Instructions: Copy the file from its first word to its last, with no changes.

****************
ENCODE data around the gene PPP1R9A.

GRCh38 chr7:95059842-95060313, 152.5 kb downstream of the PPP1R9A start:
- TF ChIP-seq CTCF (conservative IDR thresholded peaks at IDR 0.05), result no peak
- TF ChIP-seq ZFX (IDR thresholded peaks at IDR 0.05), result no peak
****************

ENCODE data around the gene PPP1R9A.

GRCh38 chr7:95059842-95060313, 152.5 kb downstream of the PPP1R9A start:
- TF ChIP-seq CTCF (conservative IDR thresholded peaks at IDR 0.05), result no peak
- TF ChIP-seq ZFX (IDR thresholded peaks at IDR 0.05), result no peak